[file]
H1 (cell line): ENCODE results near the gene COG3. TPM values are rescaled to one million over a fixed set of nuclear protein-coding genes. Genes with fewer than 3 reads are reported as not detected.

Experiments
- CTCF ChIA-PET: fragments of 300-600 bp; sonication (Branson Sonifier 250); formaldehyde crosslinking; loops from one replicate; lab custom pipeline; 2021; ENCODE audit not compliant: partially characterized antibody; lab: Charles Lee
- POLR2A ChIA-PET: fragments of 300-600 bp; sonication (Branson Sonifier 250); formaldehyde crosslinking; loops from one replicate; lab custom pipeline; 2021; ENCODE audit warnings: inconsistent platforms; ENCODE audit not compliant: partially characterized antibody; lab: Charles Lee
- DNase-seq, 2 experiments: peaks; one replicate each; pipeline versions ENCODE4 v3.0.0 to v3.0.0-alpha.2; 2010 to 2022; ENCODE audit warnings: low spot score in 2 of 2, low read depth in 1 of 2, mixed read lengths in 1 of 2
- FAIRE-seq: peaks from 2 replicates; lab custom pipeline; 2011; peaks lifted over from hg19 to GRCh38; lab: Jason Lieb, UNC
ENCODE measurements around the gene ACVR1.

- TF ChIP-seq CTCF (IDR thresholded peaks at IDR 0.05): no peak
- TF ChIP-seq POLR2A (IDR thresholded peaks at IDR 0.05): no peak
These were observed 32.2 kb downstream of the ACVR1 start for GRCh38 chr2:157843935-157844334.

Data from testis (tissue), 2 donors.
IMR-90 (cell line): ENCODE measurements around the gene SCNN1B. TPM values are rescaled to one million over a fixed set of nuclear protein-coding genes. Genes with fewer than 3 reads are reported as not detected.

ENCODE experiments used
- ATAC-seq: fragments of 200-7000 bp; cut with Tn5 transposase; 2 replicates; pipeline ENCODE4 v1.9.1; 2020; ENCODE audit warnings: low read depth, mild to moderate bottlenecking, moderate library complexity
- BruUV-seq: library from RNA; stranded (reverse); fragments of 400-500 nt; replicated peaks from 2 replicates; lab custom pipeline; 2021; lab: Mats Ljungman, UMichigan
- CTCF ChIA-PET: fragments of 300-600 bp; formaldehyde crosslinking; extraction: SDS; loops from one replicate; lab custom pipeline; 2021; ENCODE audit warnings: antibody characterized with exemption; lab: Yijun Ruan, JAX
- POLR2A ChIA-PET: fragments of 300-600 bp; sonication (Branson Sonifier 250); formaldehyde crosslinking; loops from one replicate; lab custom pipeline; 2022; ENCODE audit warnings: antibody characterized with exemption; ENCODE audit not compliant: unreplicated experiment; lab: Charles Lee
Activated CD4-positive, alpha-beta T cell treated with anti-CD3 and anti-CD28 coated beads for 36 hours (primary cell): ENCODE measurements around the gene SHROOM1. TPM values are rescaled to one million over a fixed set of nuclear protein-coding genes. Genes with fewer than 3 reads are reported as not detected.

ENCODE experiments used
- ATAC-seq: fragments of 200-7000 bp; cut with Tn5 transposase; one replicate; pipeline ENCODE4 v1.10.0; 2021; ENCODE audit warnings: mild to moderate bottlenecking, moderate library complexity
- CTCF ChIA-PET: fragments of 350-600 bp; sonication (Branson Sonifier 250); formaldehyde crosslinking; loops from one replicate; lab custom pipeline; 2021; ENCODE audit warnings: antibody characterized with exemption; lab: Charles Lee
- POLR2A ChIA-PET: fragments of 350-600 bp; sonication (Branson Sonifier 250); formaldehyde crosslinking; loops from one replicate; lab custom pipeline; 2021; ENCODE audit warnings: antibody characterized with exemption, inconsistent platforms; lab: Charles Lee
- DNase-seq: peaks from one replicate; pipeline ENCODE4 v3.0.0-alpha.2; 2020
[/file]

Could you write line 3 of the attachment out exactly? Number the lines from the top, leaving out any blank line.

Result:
- CTCF ChIA-PET: fragments of 300-600 bp; sonication (Branson Sonifier 250); formaldehyde crosslinking; loops from one replicate; lab custom pipeline; 2021; ENCODE audit not compliant: partially characterized antibody; lab: Charles Lee